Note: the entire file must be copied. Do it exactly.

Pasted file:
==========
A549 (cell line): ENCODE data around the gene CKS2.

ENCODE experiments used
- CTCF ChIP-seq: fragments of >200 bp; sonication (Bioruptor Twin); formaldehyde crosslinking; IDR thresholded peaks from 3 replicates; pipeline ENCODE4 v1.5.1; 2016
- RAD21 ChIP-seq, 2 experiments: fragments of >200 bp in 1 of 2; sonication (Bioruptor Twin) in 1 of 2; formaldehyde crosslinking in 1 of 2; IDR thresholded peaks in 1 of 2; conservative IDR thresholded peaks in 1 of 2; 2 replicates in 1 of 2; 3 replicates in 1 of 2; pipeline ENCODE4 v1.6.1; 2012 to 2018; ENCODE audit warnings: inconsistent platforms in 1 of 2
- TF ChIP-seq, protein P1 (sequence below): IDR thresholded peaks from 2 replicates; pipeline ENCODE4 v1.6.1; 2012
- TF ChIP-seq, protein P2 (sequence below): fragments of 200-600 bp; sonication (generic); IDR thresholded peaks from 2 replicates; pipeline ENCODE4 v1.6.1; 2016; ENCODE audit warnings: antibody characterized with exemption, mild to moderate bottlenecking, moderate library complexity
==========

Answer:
A549 (cell line): ENCODE data around the gene CKS2.

ENCODE experiments used
- CTCF ChIP-seq: fragments of >200 bp; sonication (Bioruptor Twin); formaldehyde crosslinking; IDR thresholded peaks from 3 replicates; pipeline ENCODE4 v1.5.1; 2016
- RAD21 ChIP-seq, 2 experiments: fragments of >200 bp in 1 of 2; sonication (Bioruptor Twin) in 1 of 2; formaldehyde crosslinking in 1 of 2; IDR thresholded peaks in 1 of 2; conservative IDR thresholded peaks in 1 of 2; 2 replicates in 1 of 2; 3 replicates in 1 of 2; pipeline ENCODE4 v1.6.1; 2012 to 2018; ENCODE audit warnings: inconsistent platforms in 1 of 2
- TF ChIP-seq, protein P1 (sequence below): IDR thresholded peaks from 2 replicates; pipeline ENCODE4 v1.6.1; 2012
- TF ChIP-seq, protein P2 (sequence below): fragments of 200-600 bp; sonication (generic); IDR thresholded peaks from 2 replicates; pipeline ENCODE4 v1.6.1; 2016; ENCODE audit warnings: antibody characterized with exemption, mild to moderate bottlenecking, moderate library complexity